0 一百万彩票网-APP安装下载

一百万彩票网 注册最新版下载

一百万彩票网 注册

一百万彩票网注册

类型【址:a g 9 559⒐ v i p】1:娜塔莎·理查德森 大小:BrARziHC30697KB 下载:zck8Zua969627次
版本:v57705 系统:Android3.8.x以上 好评:DhQruAt033790条
日期:2020-08-04 01:55:04
安卓
夏桀

1.【址:a g 9 559⒐ v i p】1  Then the Soldane strictly commaunded, that on some high andeminent place of the Citie, Ambroginolo should be bound and impaled ona stake, having his naked body nointed all over with hony, and neverto bee taken off, untill (of it selfe) it fell in peeces, which,according to the sentence, was presently performed. Next, he gaveexpresse charge, that all his mony and goods should be given toGenevra, which valued above ten thousand double Duckets. Forthwith asolemne Feast was prepared, wherein much honor was done to Bernardo,being the husband of Genevra: and to her, as to a most worthy woman,and matchlesse wife, he gave in costly jewels, as also vessels of goldand silver plate, so much as did amount to above ten thousand doubleDuckets more.
2.  By this time Thorello had opened his eyes, and looking round abouthim, perceived that hee was in the place of Saladines promise, whereofhee was not a little joyfull. Wherefore, sitting up in the bedde,and particularly observing all the things about him: albeit he knewsufficiently the magnificence of Saladine, yet now it appeared fargreater to him, and imagined more largely thereof, then hee coulddoe before. But yet, without any other ceremony, seeing the flightof the Monkes, hearing their cry, and perceiving the reason; he calledthe Abbot by his name, desiring him not to be afraid, for he was hisNephew Thorello, and no other.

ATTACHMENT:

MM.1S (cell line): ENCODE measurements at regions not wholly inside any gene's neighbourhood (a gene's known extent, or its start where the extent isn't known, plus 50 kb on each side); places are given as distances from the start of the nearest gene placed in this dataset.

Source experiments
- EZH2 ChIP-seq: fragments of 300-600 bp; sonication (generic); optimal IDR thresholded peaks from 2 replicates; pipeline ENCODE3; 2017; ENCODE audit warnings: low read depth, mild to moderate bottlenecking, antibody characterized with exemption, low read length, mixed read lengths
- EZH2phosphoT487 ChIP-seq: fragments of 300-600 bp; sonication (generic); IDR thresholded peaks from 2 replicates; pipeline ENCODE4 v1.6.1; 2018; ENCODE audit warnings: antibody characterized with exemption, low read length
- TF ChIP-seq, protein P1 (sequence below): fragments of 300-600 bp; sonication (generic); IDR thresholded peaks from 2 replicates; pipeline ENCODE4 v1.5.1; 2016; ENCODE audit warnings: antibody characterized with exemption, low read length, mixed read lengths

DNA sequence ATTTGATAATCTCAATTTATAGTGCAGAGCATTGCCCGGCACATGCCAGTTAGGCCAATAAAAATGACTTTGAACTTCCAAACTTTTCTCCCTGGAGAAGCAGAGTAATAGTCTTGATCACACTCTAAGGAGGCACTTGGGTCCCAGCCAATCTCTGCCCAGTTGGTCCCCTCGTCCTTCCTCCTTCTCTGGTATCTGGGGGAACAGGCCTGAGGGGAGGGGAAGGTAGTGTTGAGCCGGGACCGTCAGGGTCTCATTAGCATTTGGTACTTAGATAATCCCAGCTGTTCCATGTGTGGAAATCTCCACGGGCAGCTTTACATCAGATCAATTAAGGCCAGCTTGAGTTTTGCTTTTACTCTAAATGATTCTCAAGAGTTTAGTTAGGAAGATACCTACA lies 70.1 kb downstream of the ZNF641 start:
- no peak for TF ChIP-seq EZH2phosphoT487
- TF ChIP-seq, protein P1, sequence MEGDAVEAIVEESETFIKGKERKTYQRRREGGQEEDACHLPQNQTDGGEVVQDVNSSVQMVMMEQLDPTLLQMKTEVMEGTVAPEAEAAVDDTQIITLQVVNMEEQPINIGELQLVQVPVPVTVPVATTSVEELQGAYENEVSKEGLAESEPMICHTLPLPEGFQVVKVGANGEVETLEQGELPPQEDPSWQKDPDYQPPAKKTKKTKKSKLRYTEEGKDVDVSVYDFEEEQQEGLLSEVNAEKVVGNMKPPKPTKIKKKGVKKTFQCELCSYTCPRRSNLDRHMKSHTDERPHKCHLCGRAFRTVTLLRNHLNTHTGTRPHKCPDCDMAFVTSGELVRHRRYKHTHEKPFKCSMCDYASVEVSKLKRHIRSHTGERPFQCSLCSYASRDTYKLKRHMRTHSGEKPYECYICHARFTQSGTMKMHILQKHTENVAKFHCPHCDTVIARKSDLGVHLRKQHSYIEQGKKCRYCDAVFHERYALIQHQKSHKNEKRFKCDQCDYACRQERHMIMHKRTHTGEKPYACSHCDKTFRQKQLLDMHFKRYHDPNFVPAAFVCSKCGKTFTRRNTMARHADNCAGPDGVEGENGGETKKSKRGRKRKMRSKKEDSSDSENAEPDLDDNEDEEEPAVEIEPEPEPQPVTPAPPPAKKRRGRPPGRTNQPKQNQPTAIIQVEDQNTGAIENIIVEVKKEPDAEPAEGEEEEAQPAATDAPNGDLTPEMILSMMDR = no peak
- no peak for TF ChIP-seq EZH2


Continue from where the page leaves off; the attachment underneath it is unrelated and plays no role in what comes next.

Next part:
3.  The fortunes of Rinaldo de Este, being heard by the Ladies andGentlemen, they admired his happinesse, and commended his devotionto Saint Julian, who (in such extreame necessity) sent him so goodsuccour. Nor was the Lady to be blamed, for leaving base liberty,and converting to the chaste embraces of the marriage bed, the dignityof Womens honour, and eternall disgrace living otherwise. While thusthey descanted on the happy night betweene her and Rinaldo, MadamPampinea sitting next to Philostratus, considering, that her Discoursemust follow in order, and thinking on what shee was to say; the Queenehad no sooner sent out her command, but she being no lesse fairethen forward, began in this manner. Ladies of great respect, themore we conferre on the accidents of Fortune, so much the moreremaineth to consider on her mutabilities, wherein there is no need ofwonder, if discreetly we observe that al such things as we fondlytearme to be our owne, are in her power, and so (consequently)change from one to another, without any stay or arrest (according toher concealed judgement) or setled order (at least) that can beeknowne to us. Now, although these things appeare thus dayly to us,even apparantly in all occasions, and as hath beene discerned bysome of our precedent Discourses; yet notwithstanding, seeing itpleaseth the Queene, that our arguments should aime at these ends, Iwill adde to the former tales another of my owne, perhaps notunprofitable for the hearers, nor unpleasing in observation.